Earning six Oscar nominations along the way, Adrian Lyne’s cautiously paced psychological thriller takes the consequences of toying with another’s emotions to the extreme, casting Glenn Close as the manic lover whose weekend tryst with Michael Douglas’ married attorney leads to much more than he bargained for. Adapting from his own short film, James Dearden gives us one of the strangest screen credits in “Screenplay by James Dearden based on his original screenplay”, but an otherwise intriguing drama rife with accusatory undertones. Lyne makes the experience a terribly tense one, his editing making the most mundane action seem of the utmost importance. It’s a shame, then, that the ending is so very very wrong, the reshot conclusion trading a satisfying summit to this psychological study for a violent finale as morally meaningless as it is overblown. WORTH WATCHING.



Exceptionally and unashamedly ‘80s in approach, Footloose’s relentless rock ‘n’ roll sensibility pits city boy Kevin Bacon against the conservative outlook of small town reverend John Lithgow, who naturally happens to be the father of the girl with whom Bacon’s rebel falls in love. Often little more than a montage of music video montages, the film boasts a great soundtrack that it can’t hope to match in its entirely conventional story and exceptionally thin characters, particularly the frankly unlikeable love interest. Fun enough in a silly sort of a way, it treats its themes with so little seriousness that they might as well not be there, which makes utterly redundant those few scenes where Lithgow is made to look conflicted. Perhaps the title is a hint: Footloose was made for dancing, not for thinking; the characters may be uninteresting, the conflict may be underwhelming, but the music sure is toe-tapping. SO-SO.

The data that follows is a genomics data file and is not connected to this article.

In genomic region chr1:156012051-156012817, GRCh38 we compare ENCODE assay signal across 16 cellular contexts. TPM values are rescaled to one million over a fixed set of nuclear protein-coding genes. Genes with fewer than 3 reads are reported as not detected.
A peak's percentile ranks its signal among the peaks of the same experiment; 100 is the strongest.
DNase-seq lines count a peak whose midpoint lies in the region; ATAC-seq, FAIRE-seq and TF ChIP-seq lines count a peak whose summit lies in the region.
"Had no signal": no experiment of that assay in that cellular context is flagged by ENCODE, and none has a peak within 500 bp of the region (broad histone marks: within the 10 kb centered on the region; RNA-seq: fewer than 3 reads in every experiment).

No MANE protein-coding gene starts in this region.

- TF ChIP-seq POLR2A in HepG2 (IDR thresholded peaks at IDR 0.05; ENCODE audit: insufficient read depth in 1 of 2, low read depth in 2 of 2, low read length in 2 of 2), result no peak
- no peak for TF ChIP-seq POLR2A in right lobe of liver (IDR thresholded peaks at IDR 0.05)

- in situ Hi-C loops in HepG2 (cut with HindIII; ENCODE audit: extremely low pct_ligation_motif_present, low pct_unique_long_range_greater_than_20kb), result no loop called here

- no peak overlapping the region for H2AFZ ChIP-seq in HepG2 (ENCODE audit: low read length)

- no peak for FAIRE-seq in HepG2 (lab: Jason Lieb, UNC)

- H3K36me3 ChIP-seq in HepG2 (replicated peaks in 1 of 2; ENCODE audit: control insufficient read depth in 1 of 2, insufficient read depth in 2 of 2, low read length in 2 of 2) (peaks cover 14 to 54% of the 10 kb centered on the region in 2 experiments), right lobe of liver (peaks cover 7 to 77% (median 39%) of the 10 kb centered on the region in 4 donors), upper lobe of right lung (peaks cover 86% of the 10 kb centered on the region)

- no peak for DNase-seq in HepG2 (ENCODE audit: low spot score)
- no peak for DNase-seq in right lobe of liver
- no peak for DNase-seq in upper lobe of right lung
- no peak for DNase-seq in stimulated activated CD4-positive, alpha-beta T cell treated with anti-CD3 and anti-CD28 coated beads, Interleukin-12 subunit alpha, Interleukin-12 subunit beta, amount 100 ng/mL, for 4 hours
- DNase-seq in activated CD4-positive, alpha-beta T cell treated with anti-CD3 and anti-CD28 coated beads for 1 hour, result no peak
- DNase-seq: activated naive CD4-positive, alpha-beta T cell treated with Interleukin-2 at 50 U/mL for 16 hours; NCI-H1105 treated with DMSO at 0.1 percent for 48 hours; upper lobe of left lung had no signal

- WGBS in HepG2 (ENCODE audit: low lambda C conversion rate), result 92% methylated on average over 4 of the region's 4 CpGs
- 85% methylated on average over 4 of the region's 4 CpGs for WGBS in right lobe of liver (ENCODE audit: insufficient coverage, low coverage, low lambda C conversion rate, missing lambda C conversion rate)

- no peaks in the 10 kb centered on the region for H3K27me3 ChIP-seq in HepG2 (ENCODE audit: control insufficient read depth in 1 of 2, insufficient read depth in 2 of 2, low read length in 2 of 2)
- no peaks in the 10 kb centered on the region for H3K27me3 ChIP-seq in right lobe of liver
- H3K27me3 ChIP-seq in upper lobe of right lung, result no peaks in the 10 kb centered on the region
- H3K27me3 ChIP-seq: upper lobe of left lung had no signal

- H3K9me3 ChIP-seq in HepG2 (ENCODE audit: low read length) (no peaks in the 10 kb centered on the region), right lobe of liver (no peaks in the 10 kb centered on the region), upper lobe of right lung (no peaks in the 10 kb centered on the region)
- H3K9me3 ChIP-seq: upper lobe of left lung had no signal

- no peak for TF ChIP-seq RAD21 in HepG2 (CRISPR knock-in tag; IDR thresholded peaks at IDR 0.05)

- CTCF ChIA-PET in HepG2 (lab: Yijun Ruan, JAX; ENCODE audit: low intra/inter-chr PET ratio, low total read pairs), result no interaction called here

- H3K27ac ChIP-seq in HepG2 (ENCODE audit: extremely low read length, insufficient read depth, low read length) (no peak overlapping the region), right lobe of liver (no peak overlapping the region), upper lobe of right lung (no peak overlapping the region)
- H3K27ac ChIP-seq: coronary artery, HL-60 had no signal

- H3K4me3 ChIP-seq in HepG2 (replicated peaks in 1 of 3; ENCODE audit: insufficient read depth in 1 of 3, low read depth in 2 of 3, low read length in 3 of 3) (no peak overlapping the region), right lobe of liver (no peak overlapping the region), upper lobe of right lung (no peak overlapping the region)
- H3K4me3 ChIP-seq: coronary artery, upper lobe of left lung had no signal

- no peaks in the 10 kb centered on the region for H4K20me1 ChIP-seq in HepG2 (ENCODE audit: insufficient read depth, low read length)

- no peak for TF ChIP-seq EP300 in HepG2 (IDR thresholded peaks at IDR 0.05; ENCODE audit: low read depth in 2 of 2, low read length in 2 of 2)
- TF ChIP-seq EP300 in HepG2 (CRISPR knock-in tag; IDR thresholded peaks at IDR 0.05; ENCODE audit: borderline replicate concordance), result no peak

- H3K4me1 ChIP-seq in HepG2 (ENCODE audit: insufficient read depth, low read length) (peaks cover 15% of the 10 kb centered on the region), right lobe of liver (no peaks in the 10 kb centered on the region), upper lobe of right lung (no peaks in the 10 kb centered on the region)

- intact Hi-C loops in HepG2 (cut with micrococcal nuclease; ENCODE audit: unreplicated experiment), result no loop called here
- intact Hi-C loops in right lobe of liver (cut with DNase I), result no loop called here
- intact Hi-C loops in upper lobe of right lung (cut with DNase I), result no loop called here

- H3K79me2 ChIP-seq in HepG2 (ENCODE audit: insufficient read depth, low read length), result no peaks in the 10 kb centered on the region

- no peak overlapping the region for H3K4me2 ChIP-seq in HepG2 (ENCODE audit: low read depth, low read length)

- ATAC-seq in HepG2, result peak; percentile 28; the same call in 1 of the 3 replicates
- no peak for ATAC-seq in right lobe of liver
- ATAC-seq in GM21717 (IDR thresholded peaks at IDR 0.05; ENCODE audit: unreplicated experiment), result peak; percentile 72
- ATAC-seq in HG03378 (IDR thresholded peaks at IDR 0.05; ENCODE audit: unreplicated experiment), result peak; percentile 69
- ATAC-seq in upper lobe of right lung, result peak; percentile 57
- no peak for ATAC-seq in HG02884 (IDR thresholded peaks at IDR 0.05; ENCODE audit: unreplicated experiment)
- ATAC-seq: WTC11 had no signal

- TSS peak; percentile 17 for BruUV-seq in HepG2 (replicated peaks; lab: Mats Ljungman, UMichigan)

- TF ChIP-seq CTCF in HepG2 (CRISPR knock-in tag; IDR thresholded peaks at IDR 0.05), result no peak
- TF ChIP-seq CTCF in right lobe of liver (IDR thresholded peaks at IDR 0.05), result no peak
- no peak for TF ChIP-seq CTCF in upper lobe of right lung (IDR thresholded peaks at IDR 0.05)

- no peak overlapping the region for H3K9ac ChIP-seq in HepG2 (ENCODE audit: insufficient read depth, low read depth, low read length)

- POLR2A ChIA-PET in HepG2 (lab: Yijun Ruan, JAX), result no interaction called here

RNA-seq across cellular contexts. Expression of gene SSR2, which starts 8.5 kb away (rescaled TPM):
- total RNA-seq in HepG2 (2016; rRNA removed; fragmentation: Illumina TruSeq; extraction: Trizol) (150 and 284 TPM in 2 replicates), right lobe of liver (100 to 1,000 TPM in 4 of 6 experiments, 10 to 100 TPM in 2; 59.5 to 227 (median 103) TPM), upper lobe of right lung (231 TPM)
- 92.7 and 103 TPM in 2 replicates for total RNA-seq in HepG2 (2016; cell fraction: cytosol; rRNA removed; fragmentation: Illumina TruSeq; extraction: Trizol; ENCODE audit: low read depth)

Lay the Favorite (Read our full review)

Far removed from the Oscar-nominated days of The Queen, Stephen Frears is on alarmingly awful form with Lay the Favorite, a Vegas-set gambling “comedy” as thoroughly unfunny as it is bewilderingly aimless. Rebecca Hall is the cocktail waitress turned gambling prodigy whose irrational moves from one agency to the next form the basis of the film’s increasingly unnecessary existence. Bruce Willis plays a character named Dink, and frankly deserves to too: he offers yet another phoned-in performance composed of sly smirks and occasional yells. Only Catherine Zeta-Jones does anything to salvage proceedings, her sneering performance as Dink’s jealous wife passably enjoyable, though that may only be in comparison to the relentless dullness which surrounds her. Managing somehow to become even more annoying once it moves the action to New York under the auspices of Vince Vaughan, Lay the Favorite is a catastrophic mess, and a fresh new low for all involved. AVOID IT.


Man on the Moon

An underrated gem amidst the Jim Carrey filmography, Miloš Forman’s strangely compelling biography of the strangely compelling entertainer Andy Kaufman is as much a comedy as its subject was a comedian, which is to say it isn’t. Or maybe it is. A fascinating figure, Kaufman defied categorisation with his bizarre acts, and it’s its great strength—albeit a perplexing, even alienating one—that Man on the Moon succeeds so wildly in replicating his uniqueness. Carrey is ideal to embody this mercurial figure, an often infuriating enigma whose enforced mysteriousness eventually leads us to wonder if even he really knows who he is. Truly coming into its own in an unexpectedly emotional final act, Forman’s film might not bring us any closer to understanding Kaufman—how could it?—but it leaves us desperately wishing we were, completely entranced by this strange figure. Biographies are rarely so interesting, scarcely so unique: Man on the Moon is remarkably odd, and oddly remarkable. HIGHLY RECOMMENDED.


Pet Sematary